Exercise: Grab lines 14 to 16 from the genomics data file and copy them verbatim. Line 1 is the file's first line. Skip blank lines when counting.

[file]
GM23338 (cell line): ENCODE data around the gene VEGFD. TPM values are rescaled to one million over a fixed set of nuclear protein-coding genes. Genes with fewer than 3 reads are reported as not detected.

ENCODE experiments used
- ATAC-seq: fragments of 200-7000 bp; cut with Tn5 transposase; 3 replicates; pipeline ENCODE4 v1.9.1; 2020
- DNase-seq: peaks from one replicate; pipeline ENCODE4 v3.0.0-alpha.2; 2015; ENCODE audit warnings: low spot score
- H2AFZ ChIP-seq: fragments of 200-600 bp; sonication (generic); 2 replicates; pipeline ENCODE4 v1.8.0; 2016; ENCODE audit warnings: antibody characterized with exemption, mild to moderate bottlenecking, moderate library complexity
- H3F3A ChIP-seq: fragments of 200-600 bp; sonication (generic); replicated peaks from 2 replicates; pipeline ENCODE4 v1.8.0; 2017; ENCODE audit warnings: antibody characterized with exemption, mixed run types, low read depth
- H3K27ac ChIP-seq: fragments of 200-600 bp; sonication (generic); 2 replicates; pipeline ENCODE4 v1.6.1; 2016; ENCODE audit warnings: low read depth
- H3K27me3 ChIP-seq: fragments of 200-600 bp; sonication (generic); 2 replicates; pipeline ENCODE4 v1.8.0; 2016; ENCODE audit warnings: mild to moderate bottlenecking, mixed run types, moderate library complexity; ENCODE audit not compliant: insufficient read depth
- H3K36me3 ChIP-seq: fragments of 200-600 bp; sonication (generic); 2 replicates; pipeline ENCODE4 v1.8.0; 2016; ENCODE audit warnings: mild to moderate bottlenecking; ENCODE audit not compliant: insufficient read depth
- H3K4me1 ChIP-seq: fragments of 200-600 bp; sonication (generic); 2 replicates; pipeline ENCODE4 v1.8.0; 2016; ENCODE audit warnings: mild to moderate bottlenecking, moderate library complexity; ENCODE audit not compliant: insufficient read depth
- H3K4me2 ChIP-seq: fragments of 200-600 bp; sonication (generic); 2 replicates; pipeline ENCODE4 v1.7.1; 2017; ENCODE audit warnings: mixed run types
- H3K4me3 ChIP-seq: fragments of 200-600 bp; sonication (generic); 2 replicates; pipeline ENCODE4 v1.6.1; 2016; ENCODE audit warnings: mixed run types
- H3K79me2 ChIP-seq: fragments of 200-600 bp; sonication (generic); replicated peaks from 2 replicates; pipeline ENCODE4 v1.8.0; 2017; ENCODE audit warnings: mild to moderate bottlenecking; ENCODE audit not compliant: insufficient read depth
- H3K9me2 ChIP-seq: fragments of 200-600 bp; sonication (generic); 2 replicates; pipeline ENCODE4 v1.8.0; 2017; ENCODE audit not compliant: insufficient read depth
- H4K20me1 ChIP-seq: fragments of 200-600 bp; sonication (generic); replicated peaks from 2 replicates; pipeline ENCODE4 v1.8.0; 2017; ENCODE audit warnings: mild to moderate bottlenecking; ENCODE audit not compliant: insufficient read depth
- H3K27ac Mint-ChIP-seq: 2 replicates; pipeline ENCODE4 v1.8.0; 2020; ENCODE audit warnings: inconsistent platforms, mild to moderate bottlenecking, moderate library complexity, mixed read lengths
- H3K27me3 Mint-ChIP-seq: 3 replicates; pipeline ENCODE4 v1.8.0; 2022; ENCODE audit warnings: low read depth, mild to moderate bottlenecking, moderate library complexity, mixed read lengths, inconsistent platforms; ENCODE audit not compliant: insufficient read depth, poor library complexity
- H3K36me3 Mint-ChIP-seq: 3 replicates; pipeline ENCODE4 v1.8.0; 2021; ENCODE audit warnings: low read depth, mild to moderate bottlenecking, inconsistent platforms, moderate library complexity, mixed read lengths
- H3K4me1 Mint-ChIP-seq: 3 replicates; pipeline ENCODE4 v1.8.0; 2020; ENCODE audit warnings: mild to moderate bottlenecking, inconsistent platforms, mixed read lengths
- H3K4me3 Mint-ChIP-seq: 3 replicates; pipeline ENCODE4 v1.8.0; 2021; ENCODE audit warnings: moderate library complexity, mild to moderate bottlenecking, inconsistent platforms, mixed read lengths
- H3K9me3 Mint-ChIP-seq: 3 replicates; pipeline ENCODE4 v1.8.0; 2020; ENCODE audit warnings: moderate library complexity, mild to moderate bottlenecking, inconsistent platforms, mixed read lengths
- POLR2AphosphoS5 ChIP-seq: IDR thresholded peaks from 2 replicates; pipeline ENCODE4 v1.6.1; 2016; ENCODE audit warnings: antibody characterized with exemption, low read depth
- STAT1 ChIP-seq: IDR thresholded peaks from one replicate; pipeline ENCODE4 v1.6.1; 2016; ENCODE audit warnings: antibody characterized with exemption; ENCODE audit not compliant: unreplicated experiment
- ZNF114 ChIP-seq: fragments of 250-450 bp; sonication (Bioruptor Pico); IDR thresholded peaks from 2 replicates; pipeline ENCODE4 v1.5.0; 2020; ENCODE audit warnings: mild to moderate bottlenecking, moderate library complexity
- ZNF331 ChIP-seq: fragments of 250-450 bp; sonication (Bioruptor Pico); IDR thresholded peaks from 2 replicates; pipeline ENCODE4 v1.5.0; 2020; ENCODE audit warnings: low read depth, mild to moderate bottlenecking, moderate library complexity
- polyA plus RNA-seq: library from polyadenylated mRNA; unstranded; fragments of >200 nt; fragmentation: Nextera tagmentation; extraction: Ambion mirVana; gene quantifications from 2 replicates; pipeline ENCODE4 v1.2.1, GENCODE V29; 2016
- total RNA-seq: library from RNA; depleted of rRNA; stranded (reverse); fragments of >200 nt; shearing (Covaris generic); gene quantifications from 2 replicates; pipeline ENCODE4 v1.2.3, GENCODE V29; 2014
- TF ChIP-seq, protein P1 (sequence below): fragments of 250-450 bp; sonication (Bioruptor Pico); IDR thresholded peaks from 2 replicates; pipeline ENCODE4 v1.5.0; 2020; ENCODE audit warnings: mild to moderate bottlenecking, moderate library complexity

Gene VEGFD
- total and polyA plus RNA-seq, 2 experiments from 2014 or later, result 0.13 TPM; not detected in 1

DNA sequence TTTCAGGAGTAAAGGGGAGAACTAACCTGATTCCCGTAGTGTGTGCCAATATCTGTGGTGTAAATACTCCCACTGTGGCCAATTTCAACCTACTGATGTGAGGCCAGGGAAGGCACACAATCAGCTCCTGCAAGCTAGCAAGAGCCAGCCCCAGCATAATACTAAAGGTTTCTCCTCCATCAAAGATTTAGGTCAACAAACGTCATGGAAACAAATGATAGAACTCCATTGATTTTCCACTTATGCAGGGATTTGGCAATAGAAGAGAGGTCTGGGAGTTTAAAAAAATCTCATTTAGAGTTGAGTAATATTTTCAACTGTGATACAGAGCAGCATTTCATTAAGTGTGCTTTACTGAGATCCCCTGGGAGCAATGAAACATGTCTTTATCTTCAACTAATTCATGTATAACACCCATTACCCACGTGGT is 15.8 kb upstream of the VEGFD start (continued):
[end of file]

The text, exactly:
- H3K9me2 ChIP-seq: fragments of 200-600 bp; sonication (generic); 2 replicates; pipeline ENCODE4 v1.8.0; 2017; ENCODE audit not compliant: insufficient read depth
- H4K20me1 ChIP-seq: fragments of 200-600 bp; sonication (generic); replicated peaks from 2 replicates; pipeline ENCODE4 v1.8.0; 2017; ENCODE audit warnings: mild to moderate bottlenecking; ENCODE audit not compliant: insufficient read depth
- H3K27ac Mint-ChIP-seq: 2 replicates; pipeline ENCODE4 v1.8.0; 2020; ENCODE audit warnings: inconsistent platforms, mild to moderate bottlenecking, moderate library complexity, mixed read lengths